KLC's submission endorsed the recommendations made by Community Legal Centres NSW and put forward additional recommendations, including:

  • Improve recognition of the impact of the trauma that is caused by domestic violence, sexual assault and child abuse, to be reflected in changes to payment categories.
  • Improve access to assistance under the Act for Aboriginal and Torres Strait Islander victims, and ensure that those victims have access to access to culturally appropriate counselling services and resources.
  • Remove time limits for claims for recognition payment and financial assistance by victims of domestic violence, child abuse and child sexual abuse.

Stolen Generations inquiry

Date submitted: 10 February 2015          

 Submission made to: New South Wales Legislative Council

In February KLC was invited to give evidence at the inquiry being conducted by the NSW Legislative Council General Purpose Standing Committee into reparations for the Stolen Generations in New South Wales.  KLC ran the first litigation during the 1990s on behalf of Joy Williams, a member of the Stolen Generation.  Joy’s case was not successful despite an application for leave to appeal to the High Court of Australia. 

Anna Cody, Kaleesha Morris and Kate Halliday gave evidence to the inquiry on 10 February 2016.  Members of the committee asked some questions that KLC took on notice.  KLC submitted a written submission as well as answers to the questions taken on notice in March 2016.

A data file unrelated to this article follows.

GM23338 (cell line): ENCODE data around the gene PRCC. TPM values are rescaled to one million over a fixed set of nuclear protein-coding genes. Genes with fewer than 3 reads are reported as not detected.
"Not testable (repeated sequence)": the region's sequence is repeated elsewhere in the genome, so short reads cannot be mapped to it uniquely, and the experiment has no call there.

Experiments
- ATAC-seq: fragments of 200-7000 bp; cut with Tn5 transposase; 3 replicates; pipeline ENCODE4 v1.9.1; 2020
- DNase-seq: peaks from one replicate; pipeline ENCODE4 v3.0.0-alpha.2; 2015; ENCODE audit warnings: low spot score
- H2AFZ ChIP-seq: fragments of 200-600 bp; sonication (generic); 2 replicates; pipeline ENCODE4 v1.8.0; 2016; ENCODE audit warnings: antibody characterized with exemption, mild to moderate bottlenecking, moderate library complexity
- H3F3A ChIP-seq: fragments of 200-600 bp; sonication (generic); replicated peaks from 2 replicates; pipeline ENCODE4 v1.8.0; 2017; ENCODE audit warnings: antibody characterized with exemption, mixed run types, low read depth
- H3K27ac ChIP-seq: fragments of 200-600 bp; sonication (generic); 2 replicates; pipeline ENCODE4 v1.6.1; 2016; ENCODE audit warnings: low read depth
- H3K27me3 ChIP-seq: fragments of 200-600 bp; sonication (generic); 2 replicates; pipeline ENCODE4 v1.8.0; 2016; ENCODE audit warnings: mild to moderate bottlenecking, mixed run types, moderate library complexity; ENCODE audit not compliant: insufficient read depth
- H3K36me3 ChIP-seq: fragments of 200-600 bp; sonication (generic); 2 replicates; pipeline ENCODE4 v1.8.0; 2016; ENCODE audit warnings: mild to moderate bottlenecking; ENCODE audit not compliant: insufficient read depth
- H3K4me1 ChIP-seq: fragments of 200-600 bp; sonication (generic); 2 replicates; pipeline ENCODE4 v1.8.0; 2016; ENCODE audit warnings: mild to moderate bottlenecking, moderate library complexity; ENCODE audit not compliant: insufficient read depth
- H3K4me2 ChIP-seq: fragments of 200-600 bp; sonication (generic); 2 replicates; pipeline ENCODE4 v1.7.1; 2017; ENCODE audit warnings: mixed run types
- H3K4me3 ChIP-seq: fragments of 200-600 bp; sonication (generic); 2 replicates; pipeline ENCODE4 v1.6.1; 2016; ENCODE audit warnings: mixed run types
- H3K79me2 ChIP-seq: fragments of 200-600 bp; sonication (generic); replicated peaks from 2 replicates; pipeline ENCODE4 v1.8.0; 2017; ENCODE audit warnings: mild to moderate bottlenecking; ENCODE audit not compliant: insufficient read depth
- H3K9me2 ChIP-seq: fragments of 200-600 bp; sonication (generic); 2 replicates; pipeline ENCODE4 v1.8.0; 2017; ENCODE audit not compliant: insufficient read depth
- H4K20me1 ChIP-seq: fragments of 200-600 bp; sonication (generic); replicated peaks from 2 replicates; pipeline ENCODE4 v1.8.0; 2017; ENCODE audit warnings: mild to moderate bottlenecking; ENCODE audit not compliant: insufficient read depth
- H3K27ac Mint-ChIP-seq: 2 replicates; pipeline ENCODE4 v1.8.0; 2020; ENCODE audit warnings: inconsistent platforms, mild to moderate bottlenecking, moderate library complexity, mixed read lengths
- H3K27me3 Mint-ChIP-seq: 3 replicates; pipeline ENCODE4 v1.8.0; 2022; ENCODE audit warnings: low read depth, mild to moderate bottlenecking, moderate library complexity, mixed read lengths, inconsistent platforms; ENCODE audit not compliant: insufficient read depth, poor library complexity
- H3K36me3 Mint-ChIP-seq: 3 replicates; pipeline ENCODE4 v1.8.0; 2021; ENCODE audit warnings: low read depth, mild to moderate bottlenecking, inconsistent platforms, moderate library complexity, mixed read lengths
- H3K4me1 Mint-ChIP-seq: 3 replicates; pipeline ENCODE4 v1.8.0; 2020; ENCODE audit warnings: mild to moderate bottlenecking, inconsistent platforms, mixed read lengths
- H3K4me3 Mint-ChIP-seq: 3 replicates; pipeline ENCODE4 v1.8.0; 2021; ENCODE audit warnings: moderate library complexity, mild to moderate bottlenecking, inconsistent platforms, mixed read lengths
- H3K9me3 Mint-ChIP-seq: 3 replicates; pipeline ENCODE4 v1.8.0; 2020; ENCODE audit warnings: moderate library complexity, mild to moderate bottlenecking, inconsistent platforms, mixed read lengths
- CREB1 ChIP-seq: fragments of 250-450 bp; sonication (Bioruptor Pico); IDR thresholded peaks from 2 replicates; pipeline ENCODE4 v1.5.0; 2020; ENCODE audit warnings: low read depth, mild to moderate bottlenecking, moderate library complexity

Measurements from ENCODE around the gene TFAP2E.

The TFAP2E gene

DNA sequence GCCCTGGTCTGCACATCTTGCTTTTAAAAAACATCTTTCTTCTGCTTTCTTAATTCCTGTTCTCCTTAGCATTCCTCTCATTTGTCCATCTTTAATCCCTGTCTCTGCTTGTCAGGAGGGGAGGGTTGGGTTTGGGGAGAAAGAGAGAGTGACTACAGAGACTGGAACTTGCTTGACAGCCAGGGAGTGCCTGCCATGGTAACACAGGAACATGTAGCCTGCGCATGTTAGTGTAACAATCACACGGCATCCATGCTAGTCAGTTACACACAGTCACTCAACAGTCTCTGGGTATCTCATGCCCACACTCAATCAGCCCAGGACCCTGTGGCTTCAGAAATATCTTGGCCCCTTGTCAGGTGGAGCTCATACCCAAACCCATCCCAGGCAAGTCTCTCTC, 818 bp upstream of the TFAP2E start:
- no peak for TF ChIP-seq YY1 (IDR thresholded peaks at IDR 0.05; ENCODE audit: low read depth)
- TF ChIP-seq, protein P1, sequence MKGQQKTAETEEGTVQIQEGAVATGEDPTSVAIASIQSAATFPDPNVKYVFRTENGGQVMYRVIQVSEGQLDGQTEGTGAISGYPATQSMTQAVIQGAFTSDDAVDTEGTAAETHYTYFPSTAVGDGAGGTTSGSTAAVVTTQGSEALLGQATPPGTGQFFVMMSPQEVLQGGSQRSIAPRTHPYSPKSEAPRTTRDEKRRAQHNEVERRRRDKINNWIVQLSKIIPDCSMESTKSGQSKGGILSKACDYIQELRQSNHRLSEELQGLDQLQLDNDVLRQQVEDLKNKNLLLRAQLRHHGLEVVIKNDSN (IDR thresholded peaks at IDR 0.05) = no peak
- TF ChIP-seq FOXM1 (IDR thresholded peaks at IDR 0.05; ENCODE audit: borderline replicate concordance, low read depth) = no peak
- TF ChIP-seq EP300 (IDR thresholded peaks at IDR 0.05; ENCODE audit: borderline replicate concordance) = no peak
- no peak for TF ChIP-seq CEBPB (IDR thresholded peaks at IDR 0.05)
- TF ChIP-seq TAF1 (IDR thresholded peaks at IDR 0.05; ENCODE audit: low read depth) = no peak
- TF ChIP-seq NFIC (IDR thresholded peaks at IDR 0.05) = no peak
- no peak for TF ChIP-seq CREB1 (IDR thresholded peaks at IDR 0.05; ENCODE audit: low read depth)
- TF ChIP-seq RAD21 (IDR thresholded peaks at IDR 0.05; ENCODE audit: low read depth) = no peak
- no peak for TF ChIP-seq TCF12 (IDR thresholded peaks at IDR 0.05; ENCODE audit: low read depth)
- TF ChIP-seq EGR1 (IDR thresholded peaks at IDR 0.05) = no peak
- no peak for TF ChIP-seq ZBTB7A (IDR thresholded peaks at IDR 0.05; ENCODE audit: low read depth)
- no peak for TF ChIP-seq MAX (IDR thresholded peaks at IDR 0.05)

KLC’s submission included the following recommendations:

  • Greater efforts should be made to prevent Aboriginal children being placed into out of home care.  This could be addressed through improved family and legal services for Aboriginal families, and improved accountability of FACS and the Minister regarding the principles contained in the Children and Young Persons (Care and Protection) Act 1998 for the participation by Aboriginal and Torres Strait Islander families in decision making about their children.
  • The NSW government should establish a reparations tribunal to provide a range of benefits to members of the Stolen Generations, including monetary compensation.  The Tribunal should comply with the principles recommended in the ‘Bringing them Home’ report and recommendations made by the Royal Commission into Institutional Responses to Child Sexual Abuse with respect to redress.